Nominal domain in Dutch

Numerically, bi-TD children (n = 378) made more errors than bi-DLD children (n = 211). Most prominent were errors with determiners and pronouns, which are free-standing grammatical morphemes. In the bi-TD group, errors with determiners (48%) and pronouns (44%) accounted for 92% of the errors with grammatical morphemes in the nominal domain; in the bi-DLD group, this is also 92%, but errors with determiners (62%) were more frequent than pronoun errors (30%). To illustrate error distributions in the bi-TD and bi-DLD groups, pie charts were created for determiners (Figure 5) and pronouns (Figure 6). Numerically, mo-TD children (n = 211) made fewer errors than mo-DLD children (n = 242). In the mo-TD group, errors with determiners and pronouns accounted for 93% (determiners: 27%, pronouns: 66%) of the errors with grammatical morphemes in the nominal domain; in the mo-DLD group, this was 95% (determiners: 55%, pronouns: 40%).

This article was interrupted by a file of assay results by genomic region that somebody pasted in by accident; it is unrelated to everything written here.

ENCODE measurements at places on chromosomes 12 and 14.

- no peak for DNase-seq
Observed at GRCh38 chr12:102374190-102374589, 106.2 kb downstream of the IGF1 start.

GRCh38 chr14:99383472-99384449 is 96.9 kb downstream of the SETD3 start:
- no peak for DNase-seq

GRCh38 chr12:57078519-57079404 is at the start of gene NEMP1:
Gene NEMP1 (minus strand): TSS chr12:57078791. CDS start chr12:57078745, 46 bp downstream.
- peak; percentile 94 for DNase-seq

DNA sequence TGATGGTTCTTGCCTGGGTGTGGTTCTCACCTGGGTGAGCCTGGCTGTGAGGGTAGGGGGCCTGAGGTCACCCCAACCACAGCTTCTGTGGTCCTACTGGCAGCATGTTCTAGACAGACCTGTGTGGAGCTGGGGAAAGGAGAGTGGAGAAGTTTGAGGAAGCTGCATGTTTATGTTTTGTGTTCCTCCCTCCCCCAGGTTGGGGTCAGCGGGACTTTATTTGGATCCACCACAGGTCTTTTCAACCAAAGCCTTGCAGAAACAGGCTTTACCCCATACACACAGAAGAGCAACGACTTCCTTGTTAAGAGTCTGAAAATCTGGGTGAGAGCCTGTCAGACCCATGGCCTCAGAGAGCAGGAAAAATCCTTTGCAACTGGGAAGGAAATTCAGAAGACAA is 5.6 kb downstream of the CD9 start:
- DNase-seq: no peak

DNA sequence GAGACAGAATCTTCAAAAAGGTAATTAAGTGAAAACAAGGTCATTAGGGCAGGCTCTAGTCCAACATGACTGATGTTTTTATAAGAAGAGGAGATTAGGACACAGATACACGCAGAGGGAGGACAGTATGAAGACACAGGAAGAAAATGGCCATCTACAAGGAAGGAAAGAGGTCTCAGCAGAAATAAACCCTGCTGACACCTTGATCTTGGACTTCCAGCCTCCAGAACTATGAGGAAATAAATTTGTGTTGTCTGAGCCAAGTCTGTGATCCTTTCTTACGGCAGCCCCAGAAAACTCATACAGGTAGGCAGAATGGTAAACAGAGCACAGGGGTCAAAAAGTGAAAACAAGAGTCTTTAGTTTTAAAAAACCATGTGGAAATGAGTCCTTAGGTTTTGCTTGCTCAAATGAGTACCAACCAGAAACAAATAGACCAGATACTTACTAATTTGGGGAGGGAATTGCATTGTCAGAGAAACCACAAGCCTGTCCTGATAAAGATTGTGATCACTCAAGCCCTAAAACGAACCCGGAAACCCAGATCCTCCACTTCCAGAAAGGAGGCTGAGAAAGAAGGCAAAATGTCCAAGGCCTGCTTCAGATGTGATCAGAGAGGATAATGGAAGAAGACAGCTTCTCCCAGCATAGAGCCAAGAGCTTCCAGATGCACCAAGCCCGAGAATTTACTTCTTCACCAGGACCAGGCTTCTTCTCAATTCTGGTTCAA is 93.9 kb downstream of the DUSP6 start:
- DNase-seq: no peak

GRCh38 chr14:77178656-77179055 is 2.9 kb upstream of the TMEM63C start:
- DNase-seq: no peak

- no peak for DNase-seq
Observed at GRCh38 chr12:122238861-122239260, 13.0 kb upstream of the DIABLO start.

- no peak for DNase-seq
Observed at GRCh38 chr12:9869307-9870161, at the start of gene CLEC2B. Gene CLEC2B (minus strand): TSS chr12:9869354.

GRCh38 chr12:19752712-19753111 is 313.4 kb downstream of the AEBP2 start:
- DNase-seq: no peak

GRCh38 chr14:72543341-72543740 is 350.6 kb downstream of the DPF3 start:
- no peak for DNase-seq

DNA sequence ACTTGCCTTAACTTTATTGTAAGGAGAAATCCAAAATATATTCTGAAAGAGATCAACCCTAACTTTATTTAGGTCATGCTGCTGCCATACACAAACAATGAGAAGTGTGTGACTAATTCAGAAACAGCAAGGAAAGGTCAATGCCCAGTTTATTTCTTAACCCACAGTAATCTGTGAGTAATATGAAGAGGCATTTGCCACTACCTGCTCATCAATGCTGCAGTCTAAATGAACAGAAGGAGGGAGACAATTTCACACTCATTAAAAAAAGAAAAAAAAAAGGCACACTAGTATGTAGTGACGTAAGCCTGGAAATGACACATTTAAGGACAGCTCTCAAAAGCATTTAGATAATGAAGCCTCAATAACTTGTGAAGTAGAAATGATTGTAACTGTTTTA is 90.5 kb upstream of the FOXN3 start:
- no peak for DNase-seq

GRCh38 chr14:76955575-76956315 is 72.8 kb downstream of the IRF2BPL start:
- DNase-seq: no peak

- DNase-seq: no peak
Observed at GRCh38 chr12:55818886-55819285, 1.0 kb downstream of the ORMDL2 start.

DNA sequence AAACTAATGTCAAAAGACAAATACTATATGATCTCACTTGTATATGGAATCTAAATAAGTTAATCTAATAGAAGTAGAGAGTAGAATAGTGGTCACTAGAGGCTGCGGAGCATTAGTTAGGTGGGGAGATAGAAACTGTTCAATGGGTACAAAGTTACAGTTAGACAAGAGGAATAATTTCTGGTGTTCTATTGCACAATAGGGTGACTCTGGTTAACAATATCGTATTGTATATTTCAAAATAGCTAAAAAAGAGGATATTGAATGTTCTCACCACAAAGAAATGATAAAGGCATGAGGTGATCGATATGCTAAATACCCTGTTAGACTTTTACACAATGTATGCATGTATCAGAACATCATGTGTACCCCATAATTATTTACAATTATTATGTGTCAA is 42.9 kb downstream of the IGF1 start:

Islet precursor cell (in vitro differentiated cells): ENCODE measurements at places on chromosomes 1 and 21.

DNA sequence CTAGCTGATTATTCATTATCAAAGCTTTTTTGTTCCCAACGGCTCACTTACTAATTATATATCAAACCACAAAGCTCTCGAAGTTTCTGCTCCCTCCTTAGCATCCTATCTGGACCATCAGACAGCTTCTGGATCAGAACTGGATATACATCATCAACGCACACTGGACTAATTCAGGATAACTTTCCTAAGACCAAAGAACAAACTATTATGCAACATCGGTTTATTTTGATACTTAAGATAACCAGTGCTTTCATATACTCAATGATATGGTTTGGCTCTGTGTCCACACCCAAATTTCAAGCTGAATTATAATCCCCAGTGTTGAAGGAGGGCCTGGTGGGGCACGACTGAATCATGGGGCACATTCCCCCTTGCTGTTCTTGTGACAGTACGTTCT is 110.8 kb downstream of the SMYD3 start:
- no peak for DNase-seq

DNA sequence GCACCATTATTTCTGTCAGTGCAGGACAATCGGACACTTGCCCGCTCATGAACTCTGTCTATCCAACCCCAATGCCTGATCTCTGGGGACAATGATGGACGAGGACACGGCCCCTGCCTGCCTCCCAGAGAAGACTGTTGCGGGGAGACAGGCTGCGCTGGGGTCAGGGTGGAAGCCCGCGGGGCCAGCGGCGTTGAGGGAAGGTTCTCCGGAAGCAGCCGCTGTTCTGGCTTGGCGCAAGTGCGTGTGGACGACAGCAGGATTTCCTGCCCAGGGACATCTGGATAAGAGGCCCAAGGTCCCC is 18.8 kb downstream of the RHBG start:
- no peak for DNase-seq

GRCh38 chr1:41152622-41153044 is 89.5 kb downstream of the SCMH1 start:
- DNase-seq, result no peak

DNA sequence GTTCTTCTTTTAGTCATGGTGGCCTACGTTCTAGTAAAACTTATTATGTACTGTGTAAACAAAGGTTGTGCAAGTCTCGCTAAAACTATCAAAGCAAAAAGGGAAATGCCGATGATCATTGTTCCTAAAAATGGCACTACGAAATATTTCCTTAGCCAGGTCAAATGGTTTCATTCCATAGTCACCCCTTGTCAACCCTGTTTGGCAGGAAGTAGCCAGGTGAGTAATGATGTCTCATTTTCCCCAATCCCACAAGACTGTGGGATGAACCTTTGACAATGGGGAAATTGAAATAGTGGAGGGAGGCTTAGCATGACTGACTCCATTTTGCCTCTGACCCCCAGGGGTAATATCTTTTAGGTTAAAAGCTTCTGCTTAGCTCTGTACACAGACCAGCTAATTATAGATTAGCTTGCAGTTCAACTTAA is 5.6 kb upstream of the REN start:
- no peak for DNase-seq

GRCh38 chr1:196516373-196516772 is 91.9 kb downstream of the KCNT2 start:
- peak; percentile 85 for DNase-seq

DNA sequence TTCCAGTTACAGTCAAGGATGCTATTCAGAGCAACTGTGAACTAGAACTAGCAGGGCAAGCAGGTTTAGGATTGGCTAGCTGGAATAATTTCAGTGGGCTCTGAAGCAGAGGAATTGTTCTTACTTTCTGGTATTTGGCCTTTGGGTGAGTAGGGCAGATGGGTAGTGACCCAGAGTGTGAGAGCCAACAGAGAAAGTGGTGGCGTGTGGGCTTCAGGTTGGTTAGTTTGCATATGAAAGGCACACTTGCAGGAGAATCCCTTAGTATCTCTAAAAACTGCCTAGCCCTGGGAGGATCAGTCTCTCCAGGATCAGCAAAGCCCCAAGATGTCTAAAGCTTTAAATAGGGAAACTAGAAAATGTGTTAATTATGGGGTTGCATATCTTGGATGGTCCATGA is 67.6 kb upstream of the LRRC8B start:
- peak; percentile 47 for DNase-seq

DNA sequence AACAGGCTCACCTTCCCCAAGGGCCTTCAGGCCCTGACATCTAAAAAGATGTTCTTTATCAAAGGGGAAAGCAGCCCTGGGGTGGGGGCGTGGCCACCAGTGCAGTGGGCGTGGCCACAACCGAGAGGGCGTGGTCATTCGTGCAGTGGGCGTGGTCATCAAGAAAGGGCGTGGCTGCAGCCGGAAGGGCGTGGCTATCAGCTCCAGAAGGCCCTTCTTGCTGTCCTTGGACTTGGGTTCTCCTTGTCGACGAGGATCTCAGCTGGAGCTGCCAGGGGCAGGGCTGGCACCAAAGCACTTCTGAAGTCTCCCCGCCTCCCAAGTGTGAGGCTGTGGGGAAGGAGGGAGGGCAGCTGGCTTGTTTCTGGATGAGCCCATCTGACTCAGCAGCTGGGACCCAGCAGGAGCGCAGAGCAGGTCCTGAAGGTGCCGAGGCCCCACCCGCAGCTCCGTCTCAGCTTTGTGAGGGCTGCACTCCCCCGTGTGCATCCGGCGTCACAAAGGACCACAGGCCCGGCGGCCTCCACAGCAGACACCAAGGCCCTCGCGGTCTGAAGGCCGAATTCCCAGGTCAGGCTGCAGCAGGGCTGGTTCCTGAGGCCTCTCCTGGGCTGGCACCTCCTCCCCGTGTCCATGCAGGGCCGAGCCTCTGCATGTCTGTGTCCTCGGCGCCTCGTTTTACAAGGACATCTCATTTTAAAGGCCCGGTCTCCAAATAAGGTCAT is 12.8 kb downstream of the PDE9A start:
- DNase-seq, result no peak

FIGURE 5
www.frontiersin.org

Figure 5. Distributions of determiner errors in Dutch in the bi-TD, bi-DLD, mo-TD, and mo-DLD group.

FIGURE 6
www.frontiersin.org

Figure 6. Distributions of pronoun errors in Dutch in the bi-TD, bi-DLD, mo-TD, and mo-DLD group.

Determiner errors

Figure 5 shows that the patterns of errors with determiners are quite similar for the bi-DLD and bi-TD children, although the former group may omit determiners slightly more often. Errors in both groups comprise missing and substituted determiners, i.e., use of the common gender definite determiner de or demonstrative die (bi-TD: n = 102, bi-DLD: n = 86) instead of the neuter gender definite determiner het or demonstrative dat (bi-TD: n = 82; bi-DLD: n = 45). Example (14), which is produced by a bilingual TD child at Wave 2 and contains a diminutivized noun (which is always neuter gender in Dutch), illustrates a substitution of the demonstrative. Substitution of definite determiners by indefinite determiners, and vice versa, hardly ever occurred. Patterns in the monolingual groups closely resemble those in the bilingual groups.